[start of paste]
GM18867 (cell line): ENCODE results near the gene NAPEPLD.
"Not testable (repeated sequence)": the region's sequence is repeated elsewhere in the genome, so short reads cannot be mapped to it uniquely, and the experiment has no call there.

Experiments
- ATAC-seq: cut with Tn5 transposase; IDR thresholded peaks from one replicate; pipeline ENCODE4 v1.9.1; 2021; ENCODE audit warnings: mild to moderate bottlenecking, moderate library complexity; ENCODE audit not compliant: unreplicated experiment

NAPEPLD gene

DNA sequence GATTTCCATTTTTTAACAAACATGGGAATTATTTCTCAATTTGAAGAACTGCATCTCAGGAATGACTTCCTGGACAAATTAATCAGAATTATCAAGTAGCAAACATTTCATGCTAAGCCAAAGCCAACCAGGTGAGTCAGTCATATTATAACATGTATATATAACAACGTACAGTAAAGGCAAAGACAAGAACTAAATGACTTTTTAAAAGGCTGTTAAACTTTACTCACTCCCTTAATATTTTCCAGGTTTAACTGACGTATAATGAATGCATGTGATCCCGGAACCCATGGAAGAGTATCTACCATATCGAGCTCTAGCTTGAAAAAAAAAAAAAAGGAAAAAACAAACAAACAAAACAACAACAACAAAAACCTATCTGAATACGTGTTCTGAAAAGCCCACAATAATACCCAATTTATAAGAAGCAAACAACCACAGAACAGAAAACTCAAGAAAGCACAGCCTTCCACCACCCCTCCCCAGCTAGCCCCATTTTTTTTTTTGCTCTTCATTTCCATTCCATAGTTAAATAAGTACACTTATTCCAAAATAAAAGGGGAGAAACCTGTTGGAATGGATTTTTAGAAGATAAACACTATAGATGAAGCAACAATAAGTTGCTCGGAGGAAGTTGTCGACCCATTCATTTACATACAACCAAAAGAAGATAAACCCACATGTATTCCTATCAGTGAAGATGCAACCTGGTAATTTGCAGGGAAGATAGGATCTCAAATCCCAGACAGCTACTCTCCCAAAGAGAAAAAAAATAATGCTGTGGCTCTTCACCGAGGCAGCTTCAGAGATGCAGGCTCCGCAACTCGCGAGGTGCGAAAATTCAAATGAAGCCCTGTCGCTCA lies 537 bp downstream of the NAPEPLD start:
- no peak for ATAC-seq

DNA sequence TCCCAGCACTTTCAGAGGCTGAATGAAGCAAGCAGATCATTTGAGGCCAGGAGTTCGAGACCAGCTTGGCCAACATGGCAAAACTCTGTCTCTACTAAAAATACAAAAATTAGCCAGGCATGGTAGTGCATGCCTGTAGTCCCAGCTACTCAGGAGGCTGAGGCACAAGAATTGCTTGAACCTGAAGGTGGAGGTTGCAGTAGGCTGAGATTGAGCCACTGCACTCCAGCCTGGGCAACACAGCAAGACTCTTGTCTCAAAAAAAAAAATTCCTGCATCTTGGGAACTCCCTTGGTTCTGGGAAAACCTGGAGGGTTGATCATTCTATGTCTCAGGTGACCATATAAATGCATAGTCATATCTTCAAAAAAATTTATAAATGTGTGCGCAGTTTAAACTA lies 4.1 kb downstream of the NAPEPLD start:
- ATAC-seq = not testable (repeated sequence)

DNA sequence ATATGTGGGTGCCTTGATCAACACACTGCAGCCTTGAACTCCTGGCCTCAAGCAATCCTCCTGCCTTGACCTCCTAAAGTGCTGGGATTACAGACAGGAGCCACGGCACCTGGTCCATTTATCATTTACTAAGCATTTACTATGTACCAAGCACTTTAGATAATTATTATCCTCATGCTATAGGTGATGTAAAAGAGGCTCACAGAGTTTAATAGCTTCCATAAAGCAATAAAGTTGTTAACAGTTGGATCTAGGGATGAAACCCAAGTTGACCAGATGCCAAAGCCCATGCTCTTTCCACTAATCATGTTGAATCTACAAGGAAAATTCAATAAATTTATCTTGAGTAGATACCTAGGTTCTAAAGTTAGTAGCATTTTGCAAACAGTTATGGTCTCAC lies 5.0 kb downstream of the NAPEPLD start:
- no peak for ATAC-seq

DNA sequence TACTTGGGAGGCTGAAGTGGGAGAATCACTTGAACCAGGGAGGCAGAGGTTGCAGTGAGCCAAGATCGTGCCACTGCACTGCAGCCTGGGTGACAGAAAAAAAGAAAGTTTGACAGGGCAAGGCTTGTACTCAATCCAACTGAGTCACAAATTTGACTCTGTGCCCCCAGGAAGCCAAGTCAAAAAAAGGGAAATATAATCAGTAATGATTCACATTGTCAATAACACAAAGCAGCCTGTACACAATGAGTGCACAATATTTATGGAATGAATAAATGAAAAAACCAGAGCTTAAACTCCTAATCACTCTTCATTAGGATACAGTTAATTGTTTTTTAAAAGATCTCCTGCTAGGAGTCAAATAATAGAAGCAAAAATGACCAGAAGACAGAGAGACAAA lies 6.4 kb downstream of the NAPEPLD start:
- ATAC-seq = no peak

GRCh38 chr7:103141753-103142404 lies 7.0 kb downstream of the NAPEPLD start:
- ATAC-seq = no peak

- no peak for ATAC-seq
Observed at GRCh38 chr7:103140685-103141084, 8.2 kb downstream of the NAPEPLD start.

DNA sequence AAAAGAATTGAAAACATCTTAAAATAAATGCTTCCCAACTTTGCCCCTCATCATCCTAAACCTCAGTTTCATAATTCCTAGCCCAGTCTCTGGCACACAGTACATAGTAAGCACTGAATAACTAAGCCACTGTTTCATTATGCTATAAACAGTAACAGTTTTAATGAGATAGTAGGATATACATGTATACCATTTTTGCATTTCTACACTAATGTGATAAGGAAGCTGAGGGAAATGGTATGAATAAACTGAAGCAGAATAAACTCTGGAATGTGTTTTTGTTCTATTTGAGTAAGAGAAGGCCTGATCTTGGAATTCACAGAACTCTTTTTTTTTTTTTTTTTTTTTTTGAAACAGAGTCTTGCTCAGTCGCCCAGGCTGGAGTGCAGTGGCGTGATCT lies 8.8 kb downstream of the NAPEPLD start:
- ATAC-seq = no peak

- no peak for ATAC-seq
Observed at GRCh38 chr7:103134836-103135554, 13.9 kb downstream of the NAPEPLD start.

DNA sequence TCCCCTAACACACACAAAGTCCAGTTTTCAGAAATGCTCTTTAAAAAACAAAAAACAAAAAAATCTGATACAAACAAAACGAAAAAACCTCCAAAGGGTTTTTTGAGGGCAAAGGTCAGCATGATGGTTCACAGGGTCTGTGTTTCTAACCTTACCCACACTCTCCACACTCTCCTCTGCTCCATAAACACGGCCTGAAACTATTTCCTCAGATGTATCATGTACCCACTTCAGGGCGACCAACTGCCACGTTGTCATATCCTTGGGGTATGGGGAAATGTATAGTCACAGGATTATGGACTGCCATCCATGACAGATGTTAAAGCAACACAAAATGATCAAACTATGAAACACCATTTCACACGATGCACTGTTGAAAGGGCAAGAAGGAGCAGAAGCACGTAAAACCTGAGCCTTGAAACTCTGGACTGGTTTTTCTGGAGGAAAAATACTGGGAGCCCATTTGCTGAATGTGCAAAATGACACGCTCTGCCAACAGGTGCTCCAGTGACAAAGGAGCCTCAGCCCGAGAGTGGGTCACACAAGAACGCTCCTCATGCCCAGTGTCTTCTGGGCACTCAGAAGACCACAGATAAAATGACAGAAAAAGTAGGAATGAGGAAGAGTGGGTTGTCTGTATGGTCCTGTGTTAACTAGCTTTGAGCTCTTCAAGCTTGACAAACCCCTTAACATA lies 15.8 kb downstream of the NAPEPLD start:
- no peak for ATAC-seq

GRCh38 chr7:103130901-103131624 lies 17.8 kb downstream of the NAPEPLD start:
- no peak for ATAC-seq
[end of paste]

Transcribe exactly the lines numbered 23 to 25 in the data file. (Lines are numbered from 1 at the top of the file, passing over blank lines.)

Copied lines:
- no peak for ATAC-seq

GRCh38 chr7:103130901-103131624 lies 17.8 kb downstream of the NAPEPLD start:
- no peak for ATAC-seq